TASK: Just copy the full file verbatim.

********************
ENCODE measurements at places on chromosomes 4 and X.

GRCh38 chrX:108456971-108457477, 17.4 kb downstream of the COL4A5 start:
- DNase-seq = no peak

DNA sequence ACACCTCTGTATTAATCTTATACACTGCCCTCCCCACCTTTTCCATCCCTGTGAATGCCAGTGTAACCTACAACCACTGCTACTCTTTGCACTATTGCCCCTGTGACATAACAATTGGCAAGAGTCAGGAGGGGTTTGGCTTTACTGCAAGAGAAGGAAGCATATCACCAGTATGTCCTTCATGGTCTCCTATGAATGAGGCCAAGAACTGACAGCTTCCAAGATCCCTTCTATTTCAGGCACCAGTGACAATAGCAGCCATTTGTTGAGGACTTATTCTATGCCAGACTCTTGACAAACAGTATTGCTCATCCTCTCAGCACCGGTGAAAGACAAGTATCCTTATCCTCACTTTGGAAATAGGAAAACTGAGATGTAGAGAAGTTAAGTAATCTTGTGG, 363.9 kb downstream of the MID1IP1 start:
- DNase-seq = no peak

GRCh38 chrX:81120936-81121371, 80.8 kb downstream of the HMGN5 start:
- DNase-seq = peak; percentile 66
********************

ENCODE measurements at places on chromosomes 4 and X.

GRCh38 chrX:108456971-108457477, 17.4 kb downstream of the COL4A5 start:
- DNase-seq = no peak

DNA sequence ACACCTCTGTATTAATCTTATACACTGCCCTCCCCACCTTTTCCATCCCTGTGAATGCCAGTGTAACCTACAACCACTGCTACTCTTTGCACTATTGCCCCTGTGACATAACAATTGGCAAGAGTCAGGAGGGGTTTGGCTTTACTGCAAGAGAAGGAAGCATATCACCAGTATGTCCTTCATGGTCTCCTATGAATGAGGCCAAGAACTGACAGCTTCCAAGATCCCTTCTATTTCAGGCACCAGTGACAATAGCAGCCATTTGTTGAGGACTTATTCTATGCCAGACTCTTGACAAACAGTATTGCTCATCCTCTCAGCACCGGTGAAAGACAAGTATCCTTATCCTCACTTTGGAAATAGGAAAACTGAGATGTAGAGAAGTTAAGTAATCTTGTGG, 363.9 kb downstream of the MID1IP1 start:
- DNase-seq = no peak

GRCh38 chrX:81120936-81121371, 80.8 kb downstream of the HMGN5 start:
- DNase-seq = peak; percentile 66